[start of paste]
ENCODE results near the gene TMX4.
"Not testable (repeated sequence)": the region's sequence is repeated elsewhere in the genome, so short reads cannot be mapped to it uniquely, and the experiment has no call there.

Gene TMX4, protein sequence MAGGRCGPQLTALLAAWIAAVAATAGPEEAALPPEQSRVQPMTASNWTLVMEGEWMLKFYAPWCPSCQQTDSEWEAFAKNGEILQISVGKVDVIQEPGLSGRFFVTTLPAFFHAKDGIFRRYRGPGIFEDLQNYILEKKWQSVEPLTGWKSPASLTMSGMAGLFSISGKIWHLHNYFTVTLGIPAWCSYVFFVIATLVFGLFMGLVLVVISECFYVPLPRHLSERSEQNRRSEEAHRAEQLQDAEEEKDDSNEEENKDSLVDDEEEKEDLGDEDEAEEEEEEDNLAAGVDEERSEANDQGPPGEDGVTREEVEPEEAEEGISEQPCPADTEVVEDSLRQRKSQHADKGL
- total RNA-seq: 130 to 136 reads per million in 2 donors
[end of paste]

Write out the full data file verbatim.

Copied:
ENCODE results near the gene TMX4.
"Not testable (repeated sequence)": the region's sequence is repeated elsewhere in the genome, so short reads cannot be mapped to it uniquely, and the experiment has no call there.

Gene TMX4, protein sequence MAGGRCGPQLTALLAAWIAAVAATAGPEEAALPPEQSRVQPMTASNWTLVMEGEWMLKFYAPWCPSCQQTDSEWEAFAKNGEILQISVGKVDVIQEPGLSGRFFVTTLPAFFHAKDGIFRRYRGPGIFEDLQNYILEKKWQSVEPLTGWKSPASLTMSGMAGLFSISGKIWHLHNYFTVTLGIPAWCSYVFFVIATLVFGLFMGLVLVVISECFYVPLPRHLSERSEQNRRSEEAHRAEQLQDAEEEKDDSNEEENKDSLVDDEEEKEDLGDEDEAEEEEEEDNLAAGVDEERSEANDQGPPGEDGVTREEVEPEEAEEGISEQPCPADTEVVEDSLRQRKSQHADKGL
- total RNA-seq: 130 to 136 reads per million in 2 donors